Thursday, August 8, 2013

Why it's hard to make money if you have only one product to sell

    A lesson from a mentor when I was very new in business: "Before you offer your first product for sale, have a second product ready." Why? Because the cost of making that second sale will be much lower then the cost of making you initial sale. Thus your transaction with the customer becomes more profitable, with no additional advertising expense.

    Did you know that many marketers are willing to take a loss on their first sale to acquire a new customer, because they know, from past statistics, that each new customer will bring them more than enough profit to make up for the money lost on the first sale. The hard part is acquiring new customers.

    Ask yourself why your wireless provider gives you a mobile phone for far less than the cost of the phone to them. Or why does that ink jet printer cost so little while the ink costs so much!

    Wise marketers know so well that acquiring a new customer is many times more expensive than making additional sales to an existing customer. Think of the Apple computer business for an example. Once Apple acquires a new customer -- say a teen or college student -- that customer is likely to continue buying Apple products for YEARS .. perhaps even FOR LIFE.

    Direct sellers who ship their products know that the best time to get a second order from a customer is before the first order has even been delivered! Why? Because they are catching the customer at the high point of their enthusiasm -- the point at which the product which has been ordered is still a fulfillment of a dream rather than something tangible which can be examined. The marketer is credited with providing this seemingly miraculous wish fulfillment. When the product arrives the customer, hopefully, will still be happy with it but now it is tangible and some of the mystique rubs off as it is more easily compared to someone else's product.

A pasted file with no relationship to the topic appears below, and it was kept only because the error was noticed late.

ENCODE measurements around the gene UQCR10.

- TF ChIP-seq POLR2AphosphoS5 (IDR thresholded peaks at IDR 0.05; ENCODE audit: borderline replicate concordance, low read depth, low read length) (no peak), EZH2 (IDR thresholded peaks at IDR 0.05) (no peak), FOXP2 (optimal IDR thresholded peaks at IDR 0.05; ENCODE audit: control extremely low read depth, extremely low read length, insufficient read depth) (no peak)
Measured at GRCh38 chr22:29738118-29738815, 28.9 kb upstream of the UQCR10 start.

Let's talk about your perfume. Are you about to launch a perfume? What else will you be selling? Look at why that second product is so important. Start by considering the time and effort and money you put into making a sale. Deduct that from the revenue you made on that first sale. Perhaps now that sale doesn't look so profitable and you wonder how others are making so much money.

    Let's assume your customer was happy with the perfume you sold her. Now let's suppose you had a second product available, right then and there, that your happy customer could, and would, buy. The sale of that second product can be made without all the fuss, effort, and expense that went into making the initial sale, hence you get to keep -- as profit -- a larger portion of the revenue you received.

    In selling perfume you probably will not want to hit your customer with a second perfume before she has used a bit of the first. But, if your first product is a woman's fragrance, your second, the follow-up product, might be a man's cologne, or a scarf, or a bracelet.

    Remember, for this second product you're not putting money into advertising. You're using the customer's enthusiasm alone to make the sale.

    When you have a customer who is responding to your sales presentation, don't lose out on potential revenue from that customer by not having a second product to sell!

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